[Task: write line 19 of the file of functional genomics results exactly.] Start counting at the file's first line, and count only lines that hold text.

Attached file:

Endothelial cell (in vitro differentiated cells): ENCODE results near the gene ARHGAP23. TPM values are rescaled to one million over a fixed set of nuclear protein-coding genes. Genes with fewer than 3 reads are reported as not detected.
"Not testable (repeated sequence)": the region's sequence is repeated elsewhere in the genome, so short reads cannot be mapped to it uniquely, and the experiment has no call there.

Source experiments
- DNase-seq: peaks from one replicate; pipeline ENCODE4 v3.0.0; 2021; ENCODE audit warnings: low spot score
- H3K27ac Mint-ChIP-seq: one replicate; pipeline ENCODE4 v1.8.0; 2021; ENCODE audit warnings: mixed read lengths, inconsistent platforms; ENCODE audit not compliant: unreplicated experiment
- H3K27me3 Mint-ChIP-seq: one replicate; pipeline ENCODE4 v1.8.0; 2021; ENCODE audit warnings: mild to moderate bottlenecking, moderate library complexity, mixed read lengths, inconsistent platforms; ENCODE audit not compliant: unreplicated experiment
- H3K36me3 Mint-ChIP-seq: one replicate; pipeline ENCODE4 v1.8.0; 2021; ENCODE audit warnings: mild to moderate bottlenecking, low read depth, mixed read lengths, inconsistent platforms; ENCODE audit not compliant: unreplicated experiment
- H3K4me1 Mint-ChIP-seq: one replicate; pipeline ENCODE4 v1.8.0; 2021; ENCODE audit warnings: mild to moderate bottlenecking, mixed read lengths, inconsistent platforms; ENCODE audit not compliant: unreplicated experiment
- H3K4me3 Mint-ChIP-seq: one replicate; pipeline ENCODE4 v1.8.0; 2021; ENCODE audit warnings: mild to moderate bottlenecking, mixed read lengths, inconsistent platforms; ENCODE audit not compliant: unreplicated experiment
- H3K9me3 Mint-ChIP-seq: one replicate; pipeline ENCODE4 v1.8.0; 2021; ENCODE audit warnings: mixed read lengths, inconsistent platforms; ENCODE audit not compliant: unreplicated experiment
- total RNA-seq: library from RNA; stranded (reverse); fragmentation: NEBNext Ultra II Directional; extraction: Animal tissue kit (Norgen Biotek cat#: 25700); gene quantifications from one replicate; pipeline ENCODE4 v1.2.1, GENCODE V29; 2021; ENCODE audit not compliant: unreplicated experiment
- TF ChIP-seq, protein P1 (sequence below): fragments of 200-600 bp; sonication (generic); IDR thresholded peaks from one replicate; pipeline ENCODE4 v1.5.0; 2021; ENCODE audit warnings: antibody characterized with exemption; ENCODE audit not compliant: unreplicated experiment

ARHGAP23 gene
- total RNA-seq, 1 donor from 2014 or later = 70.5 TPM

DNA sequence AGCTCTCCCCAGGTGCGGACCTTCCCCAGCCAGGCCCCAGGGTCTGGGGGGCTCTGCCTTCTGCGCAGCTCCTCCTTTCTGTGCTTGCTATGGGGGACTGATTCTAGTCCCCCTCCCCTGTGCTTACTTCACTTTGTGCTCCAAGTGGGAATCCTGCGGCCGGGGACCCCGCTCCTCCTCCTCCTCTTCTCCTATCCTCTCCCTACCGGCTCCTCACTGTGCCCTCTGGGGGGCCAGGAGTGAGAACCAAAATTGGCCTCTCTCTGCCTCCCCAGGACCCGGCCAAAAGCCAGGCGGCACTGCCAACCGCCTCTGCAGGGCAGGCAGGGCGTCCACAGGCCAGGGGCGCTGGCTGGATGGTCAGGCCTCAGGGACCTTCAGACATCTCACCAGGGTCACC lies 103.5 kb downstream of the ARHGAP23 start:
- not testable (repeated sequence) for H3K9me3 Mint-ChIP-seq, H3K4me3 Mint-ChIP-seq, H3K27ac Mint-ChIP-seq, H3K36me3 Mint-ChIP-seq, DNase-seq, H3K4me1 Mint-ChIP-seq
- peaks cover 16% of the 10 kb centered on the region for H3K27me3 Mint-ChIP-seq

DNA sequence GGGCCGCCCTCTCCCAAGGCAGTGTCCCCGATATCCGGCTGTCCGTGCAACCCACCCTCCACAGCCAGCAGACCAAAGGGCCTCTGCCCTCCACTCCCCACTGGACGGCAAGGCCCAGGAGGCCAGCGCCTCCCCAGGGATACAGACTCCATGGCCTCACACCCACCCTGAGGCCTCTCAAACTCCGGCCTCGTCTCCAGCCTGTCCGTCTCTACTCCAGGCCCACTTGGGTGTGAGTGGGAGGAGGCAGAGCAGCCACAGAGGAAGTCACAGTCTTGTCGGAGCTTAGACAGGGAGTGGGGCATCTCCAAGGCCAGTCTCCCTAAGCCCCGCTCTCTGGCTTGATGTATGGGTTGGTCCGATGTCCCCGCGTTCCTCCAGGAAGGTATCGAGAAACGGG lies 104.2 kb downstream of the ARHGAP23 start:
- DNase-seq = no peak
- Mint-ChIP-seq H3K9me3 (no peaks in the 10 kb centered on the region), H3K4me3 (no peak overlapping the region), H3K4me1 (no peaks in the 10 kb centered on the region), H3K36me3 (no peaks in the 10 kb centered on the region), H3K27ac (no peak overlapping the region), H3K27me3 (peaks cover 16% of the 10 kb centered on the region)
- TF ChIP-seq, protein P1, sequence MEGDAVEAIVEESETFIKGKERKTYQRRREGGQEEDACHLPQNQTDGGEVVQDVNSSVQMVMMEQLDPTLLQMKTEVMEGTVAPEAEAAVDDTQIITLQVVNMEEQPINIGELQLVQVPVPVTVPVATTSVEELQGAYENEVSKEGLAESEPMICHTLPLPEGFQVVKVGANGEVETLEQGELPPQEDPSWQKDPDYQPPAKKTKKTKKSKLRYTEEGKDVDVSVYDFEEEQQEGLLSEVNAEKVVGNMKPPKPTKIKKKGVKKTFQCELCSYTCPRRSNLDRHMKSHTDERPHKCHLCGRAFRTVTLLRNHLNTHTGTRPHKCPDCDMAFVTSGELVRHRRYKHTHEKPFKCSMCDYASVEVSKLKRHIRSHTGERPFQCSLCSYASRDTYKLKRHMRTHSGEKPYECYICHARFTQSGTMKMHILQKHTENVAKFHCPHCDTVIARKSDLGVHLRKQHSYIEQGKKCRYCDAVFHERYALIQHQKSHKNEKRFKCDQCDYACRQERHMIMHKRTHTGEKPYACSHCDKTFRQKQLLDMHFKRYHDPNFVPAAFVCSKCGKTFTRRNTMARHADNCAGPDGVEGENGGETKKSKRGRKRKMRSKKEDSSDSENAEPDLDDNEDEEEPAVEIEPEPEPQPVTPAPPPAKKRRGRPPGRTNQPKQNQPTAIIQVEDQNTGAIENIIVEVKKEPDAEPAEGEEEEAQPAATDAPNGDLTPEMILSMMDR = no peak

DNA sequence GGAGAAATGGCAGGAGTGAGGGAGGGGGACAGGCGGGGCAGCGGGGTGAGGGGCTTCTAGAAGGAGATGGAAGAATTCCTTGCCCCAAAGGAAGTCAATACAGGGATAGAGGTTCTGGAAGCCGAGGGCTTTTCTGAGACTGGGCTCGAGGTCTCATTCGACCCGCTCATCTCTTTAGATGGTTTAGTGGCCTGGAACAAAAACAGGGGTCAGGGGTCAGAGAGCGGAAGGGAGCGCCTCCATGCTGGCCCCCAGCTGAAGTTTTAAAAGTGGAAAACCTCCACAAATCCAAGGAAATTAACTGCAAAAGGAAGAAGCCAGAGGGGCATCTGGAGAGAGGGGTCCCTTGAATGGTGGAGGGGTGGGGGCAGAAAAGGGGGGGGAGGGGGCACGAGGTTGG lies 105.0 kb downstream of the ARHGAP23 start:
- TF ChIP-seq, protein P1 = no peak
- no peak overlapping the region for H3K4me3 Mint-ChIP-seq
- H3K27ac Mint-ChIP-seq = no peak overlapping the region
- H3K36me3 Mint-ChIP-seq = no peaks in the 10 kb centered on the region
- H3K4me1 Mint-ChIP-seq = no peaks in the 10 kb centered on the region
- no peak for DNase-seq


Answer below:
- DNase-seq = no peak